In an effort to enhance loan recovery in the Nigerian banking sector, a Bill for an Act to assist banks recover bad debts, has passed through its second reading at the Senate on Tuesday. This followed the adoption of a motion by the sponsor of the bill, Sen. Sani Musa (APC-Niger) during plenary.
According to data from the National Bureau of Statistics, total banking sector credit to the economy stood at about N18.8 trillion in the second quarter of 2020 up from N17.1 trillion at the end of 2019. However, non-performing loans at the end of the second quarter of 2020 rose by 2.27% to N1.2 trillion.
Leading the debate on the general principles of the bill, Musa said that the proposed law would help to recover past and due obligations without recourse to the borrower as well as provide penalties for breaches.
He said that the legislation had become necessary because credit was seen as the lifewire of the banking business and the current situation in Nigeria demanded an injection of a healthy bank credit and recovery system that would effectively fasten the pace of growth in the financial sector.
“It is unfortunate that every lending institution finds itself from time to time with loans of which the risk of loss is greater than anticipated. In every lending environment, there are two types of borrowers – the good and the bad. Before the deregulation of our banking system, the ability of our banks to recover loans has been the factor behind the collapse of many commercial banks.’’
The Nigerian banking industry witnessed a 14% rise in Non-Performing Loans (NPLs) in the first half of 2020 ending a 2-year trend of continued decline in NPLs, since Q3 2018. According to the latest banking sector report released by the National Bureau of Statistics (NBS), non-performing loans in Nigerian banks increased to N1.212 trillion at the end of June 2020, from N1.059 trillion recorded in December 2019, indicating that NPLs across Nigerian banks rose by N152.4 billion or 14.38% in six months.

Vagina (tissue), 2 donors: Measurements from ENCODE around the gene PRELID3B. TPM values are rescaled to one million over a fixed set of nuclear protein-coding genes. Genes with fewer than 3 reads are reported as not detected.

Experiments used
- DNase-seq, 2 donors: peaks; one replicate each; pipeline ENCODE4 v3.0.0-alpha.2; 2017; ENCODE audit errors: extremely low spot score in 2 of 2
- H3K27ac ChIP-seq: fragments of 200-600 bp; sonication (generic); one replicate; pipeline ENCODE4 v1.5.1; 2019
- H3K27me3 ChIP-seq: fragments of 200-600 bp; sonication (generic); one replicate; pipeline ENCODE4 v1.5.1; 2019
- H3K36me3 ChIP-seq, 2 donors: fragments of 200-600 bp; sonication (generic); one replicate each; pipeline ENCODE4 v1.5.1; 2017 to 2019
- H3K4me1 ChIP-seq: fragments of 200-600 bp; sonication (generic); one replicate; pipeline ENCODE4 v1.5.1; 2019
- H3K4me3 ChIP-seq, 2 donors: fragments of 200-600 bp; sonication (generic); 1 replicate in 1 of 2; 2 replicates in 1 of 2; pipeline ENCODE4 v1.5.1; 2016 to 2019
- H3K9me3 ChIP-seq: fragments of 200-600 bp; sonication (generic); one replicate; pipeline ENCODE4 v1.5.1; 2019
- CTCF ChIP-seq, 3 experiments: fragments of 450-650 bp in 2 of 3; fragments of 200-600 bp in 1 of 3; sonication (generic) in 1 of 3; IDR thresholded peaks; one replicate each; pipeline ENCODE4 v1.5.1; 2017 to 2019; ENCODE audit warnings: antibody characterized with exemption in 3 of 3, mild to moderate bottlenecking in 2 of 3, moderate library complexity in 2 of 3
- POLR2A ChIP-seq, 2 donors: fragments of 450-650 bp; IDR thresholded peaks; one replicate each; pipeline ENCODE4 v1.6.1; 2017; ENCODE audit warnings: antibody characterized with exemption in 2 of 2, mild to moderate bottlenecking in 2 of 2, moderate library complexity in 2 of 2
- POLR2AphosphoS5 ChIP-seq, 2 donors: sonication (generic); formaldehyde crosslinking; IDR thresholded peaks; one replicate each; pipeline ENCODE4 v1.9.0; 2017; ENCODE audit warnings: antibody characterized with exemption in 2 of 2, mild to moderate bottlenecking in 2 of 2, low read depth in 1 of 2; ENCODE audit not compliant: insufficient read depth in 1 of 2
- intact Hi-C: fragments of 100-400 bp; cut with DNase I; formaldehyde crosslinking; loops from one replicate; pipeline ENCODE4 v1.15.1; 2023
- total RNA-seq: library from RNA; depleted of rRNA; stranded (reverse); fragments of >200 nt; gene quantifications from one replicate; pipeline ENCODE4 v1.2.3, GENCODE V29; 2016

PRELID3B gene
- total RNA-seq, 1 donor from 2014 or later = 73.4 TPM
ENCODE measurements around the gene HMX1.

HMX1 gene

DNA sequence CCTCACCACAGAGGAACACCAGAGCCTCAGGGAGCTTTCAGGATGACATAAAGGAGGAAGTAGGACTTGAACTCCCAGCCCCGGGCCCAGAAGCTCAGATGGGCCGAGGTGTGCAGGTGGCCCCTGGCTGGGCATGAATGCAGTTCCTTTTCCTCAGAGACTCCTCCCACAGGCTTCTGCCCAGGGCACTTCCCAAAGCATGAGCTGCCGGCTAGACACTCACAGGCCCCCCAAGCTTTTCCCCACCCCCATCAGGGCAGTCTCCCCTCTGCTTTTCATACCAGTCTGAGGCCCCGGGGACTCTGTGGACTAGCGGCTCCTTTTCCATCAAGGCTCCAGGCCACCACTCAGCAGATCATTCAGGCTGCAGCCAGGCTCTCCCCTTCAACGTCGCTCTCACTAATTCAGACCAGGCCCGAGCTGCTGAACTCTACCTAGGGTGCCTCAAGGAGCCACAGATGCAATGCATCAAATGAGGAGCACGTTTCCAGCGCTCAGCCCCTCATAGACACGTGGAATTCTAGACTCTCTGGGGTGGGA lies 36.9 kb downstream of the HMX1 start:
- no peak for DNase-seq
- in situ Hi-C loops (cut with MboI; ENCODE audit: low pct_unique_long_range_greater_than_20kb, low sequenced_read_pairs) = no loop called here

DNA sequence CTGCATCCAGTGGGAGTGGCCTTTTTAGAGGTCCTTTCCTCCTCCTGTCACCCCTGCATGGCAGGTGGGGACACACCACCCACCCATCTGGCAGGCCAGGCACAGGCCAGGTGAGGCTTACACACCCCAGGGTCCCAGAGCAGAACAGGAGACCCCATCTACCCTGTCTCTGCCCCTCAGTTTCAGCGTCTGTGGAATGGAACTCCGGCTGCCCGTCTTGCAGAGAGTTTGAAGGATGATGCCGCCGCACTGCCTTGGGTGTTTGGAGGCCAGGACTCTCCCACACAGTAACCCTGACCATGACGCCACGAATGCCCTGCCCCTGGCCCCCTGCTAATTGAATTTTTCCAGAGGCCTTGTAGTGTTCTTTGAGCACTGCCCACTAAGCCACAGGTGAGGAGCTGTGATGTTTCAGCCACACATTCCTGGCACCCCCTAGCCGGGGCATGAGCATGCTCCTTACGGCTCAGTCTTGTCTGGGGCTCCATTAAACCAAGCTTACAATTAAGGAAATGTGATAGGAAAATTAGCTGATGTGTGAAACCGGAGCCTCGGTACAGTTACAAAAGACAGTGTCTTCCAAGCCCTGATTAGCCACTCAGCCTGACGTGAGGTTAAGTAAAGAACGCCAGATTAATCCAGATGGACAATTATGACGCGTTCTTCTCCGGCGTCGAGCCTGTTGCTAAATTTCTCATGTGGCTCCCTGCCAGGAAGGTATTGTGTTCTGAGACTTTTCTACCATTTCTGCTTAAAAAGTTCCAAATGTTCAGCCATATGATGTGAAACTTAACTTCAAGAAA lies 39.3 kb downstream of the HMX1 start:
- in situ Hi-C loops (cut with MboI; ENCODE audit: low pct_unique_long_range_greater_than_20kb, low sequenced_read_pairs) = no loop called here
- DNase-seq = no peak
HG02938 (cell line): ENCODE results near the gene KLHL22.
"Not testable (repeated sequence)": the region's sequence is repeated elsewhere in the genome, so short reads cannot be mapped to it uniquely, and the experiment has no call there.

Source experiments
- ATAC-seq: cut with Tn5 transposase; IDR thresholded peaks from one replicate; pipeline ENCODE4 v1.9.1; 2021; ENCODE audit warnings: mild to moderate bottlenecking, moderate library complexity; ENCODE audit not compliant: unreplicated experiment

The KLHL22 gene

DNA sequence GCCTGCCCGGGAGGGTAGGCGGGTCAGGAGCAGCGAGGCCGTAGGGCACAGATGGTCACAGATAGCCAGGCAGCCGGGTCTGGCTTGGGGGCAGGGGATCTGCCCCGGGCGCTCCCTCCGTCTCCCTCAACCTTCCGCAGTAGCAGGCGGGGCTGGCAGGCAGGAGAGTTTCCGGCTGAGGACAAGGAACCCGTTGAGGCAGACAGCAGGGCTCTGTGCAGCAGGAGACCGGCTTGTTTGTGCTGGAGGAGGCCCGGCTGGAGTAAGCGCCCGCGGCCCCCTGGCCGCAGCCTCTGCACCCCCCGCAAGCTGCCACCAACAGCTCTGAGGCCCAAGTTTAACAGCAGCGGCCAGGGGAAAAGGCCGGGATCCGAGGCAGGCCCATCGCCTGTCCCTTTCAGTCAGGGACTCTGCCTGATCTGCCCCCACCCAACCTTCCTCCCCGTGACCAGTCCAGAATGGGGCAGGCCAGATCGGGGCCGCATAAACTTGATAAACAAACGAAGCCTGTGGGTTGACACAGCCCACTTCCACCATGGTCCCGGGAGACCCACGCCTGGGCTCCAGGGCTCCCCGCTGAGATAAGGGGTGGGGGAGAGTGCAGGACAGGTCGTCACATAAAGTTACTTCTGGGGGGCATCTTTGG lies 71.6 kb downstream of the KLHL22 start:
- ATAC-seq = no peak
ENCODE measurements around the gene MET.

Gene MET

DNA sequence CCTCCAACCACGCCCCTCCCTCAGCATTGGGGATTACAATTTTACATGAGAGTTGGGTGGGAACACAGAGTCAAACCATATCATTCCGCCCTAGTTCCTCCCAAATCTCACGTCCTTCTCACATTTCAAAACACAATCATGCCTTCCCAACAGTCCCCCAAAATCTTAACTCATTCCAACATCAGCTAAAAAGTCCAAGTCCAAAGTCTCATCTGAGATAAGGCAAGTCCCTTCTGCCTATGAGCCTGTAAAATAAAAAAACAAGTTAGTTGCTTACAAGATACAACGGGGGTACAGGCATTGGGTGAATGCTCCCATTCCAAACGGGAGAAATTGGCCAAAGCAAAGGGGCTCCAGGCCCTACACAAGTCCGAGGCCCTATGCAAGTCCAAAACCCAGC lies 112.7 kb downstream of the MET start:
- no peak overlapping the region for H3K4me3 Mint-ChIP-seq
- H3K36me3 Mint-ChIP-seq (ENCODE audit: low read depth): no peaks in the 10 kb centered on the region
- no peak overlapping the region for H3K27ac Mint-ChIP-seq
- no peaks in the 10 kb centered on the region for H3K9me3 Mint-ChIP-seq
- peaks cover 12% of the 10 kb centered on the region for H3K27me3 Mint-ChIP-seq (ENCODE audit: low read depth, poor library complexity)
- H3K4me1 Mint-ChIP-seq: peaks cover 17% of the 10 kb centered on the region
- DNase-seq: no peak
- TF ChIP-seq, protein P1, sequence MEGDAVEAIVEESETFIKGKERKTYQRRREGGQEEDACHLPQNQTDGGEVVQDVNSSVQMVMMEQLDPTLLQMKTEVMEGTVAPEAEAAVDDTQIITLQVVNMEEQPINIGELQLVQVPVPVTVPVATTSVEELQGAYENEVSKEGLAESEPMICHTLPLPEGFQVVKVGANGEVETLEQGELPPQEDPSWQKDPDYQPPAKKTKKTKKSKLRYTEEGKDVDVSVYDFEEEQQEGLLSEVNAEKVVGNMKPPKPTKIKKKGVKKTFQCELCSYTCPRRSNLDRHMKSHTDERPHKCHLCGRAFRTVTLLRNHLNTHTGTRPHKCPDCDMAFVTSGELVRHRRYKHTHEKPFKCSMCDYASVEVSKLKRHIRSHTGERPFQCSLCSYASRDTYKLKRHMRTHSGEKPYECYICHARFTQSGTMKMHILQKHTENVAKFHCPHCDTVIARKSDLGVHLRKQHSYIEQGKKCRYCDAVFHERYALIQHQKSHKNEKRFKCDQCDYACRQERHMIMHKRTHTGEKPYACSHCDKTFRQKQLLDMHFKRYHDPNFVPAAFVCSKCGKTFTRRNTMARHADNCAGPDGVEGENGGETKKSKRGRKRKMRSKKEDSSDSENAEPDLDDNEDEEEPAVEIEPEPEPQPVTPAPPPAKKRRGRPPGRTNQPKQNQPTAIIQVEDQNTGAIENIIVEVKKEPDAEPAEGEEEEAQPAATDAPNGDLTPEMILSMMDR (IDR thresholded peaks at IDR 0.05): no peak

Sen. Sani Musa (APC-Niger) explained the Bill was necessary as there was need to ensure that Nigeria becomes a private sector driven economy.
‘’ The situation in Nigeria has become very serious and seemingly intractable and thereby frustrating our efforts as a nation towards private sector-driven economy,” he said.
The lawmaker further noted that even though there was a subsisting court judgement that empowered banks to take back their money from bad debtors, the proposed legislation was necessary.
Deputy Senate President, Ovie Omo-Agege who presided over plenary, referred the bill to the Senate Committee on Banking, Insurance and Financial Institutions for further legislative works to report back in four weeks.
Earlier in the year, banks received a deal from the CBN as they were granted regulatory forbearance in the restructuring of loans. This meant over 33% of industry loans were restructured as part of the deals signaling the spate of economic crunch that had hit the private sector. At the peak of the pandemic, most banks moved quickly to restructure loans that were in danger of going bad, allowing obligors breathing space to generate cash flows. Some banks issued moratoriums on loan repayments.